Week ahead: Senators face unfinished defense work

The House is gone in the coming week, but the Senate will still be chipping away at its work.

Time is ticking down, though, until both chambers leave for their extended summer break, with plenty of work on defense issues to do before then. Both chambers are scheduled to leave July 15 and be gone until after Labor Day.

First, there's still no set schedule on when the full Senate might move on its defense appropriations bill - the last of the major defense bills awaiting action. The House already approved its defense spending bill and both chambers approved their defense policy bills.

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Senate Majority Leader Mitch McConnellAddison (Mitch) Mitchell McConnellTrump signs executive orders after coronavirus relief talks falter Coronavirus deal key to Republicans protecting Senate majority Coronavirus talks collapse as negotiators fail to reach deal MORE (R-Ky.) and Senate Appropriations Chairman Thad CochranWilliam (Thad) Thad CochranEspy wins Mississippi Senate Democratic primary Bottom Line Mike Espy announces Mississippi Senate bid MORE (R-Miss.) have previously said they hope it will be taken up soon, but haven't provided any more specifics.

In committee, the Senate defense spending bill found bipartisan support, signaling a potentially smoother path to passage when it does come to the floor than the other defense bills saw.

That's because the Senate spending bill sticks to the letter of last year's bipartisan budget agreement.

The Senate defense appropriations bill would set defense spending at $574.5 billion for fiscal 2017. That would be split with $515.9 billion in base spending and $58.6 billion for a war fund known as the Overseas Contingency Operations (OCO) account.

Also still to be done on defense, the House and Senate have yet to formally enter into conference negotiations to reconcile their versions of the defense policy bill.

Informal negotiations, though, started this week between the so-called "Big Four," or the chairmen and ranking members of the House and Senate Armed Services committees.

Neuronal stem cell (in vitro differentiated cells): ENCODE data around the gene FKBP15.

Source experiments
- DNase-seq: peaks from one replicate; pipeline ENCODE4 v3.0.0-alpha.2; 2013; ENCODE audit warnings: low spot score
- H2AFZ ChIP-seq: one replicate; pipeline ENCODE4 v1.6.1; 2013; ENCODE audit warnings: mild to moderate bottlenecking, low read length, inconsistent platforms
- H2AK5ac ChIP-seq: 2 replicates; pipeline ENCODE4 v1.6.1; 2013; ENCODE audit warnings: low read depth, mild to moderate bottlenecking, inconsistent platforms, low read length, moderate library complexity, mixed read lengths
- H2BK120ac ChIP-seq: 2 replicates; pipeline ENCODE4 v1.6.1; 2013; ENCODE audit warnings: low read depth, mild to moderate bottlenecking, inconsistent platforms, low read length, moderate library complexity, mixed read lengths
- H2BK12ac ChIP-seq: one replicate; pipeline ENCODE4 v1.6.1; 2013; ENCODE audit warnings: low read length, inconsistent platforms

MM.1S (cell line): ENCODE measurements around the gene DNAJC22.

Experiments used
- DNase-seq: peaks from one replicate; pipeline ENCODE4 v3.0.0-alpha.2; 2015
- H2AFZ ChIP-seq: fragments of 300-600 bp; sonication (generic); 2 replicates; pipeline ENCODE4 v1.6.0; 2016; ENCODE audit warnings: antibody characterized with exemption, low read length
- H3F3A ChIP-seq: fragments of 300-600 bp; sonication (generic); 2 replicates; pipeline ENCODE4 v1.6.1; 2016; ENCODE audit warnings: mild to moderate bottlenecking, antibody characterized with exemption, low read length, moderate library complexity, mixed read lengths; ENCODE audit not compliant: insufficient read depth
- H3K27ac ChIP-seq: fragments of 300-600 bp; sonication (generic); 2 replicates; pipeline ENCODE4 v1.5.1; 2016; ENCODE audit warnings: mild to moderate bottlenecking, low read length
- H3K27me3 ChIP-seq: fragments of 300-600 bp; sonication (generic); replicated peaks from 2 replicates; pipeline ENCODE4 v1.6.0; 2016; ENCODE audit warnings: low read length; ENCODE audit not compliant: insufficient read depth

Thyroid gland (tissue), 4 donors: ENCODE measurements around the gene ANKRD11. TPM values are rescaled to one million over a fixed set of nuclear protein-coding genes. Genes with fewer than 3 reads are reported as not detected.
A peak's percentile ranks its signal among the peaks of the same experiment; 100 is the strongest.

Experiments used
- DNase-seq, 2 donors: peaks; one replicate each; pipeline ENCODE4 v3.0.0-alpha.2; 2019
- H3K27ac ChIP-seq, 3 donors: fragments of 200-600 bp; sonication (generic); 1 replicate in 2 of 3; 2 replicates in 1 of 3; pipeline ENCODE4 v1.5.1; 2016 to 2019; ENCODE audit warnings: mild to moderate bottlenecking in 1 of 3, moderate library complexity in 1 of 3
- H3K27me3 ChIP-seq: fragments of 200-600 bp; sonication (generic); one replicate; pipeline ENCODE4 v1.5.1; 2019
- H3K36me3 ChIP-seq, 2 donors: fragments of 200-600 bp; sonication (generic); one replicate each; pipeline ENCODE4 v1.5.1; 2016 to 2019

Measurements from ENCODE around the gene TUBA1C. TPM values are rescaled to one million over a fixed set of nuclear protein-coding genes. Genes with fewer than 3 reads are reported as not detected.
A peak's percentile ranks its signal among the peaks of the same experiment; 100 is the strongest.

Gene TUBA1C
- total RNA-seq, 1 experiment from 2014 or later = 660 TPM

The staff director of the Senate panel predicted this week that sticking points will include funding levels, military health reform and acquisition reform.

Off the Hill, the Navy is expected to release its long-awaited investigation into the detention of 10 U.S. sailors who strayed into Iranian waters earlier this year.

The Navy said Friday it would release the results of the investigation "soon," and several reports indicate it could come Thursday.

With just one chamber in Washington in the coming week, the hearing schedule is light.

On Tuesday, the Senate Armed Services Committee will host a hearing on "Improving Strategic Integration at the Department of Defense" at 9:30 a.m. at the Hart Senate Office Building, room 216. Retired Gen. Stanley McChrystal will testify. http://1.usa.gov/28Uo9qv

Also on Tuesday, the Senate Foreign Relations Committee will host a hearing on global efforts to defeat the Islamic State in Iraq and Syria, at 10 a.m. at the Dirksen Senate Office Building, room 419. Brett McGurk, special presidential envoy for the global coalition to counter ISIS, will testify. http://1.usa.gov/28SsIfn

Off Capitol Hill, on Monday, the Atlantic Council will host an event on "Restoring NATO's Power and Purpose," at 1:30 p.m. at 1030 15th St. NW, 12th Floor, Washington, DC. For more information: http://bit.ly/28WltHX

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